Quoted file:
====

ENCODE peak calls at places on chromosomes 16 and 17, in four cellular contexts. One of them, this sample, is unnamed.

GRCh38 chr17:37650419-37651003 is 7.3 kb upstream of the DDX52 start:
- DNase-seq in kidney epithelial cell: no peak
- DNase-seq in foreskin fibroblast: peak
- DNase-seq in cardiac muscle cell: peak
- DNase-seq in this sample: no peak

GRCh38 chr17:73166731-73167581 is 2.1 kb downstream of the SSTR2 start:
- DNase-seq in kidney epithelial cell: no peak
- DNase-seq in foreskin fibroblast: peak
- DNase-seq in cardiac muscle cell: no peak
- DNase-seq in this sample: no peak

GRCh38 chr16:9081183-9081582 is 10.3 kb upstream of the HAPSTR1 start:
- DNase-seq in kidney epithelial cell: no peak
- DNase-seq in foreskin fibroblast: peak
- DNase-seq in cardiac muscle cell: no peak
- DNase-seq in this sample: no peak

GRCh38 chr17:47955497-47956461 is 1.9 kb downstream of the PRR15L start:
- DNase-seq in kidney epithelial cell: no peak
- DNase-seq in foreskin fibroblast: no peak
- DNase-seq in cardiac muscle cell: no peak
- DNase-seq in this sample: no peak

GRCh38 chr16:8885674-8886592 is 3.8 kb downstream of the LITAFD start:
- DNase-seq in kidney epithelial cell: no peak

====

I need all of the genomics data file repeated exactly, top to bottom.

ENCODE peak calls at places on chromosomes 16 and 17, in four cellular contexts. One of them, this sample, is unnamed.

GRCh38 chr17:37650419-37651003 is 7.3 kb upstream of the DDX52 start:
- DNase-seq in kidney epithelial cell: no peak
- DNase-seq in foreskin fibroblast: peak
- DNase-seq in cardiac muscle cell: peak
- DNase-seq in this sample: no peak

GRCh38 chr17:73166731-73167581 is 2.1 kb downstream of the SSTR2 start:
- DNase-seq in kidney epithelial cell: no peak
- DNase-seq in foreskin fibroblast: peak
- DNase-seq in cardiac muscle cell: no peak
- DNase-seq in this sample: no peak

GRCh38 chr16:9081183-9081582 is 10.3 kb upstream of the HAPSTR1 start:
- DNase-seq in kidney epithelial cell: no peak
- DNase-seq in foreskin fibroblast: peak
- DNase-seq in cardiac muscle cell: no peak
- DNase-seq in this sample: no peak

GRCh38 chr17:47955497-47956461 is 1.9 kb downstream of the PRR15L start:
- DNase-seq in kidney epithelial cell: no peak
- DNase-seq in foreskin fibroblast: no peak
- DNase-seq in cardiac muscle cell: no peak
- DNase-seq in this sample: no peak

GRCh38 chr16:8885674-8886592 is 3.8 kb downstream of the LITAFD start:
- DNase-seq in kidney epithelial cell: no peak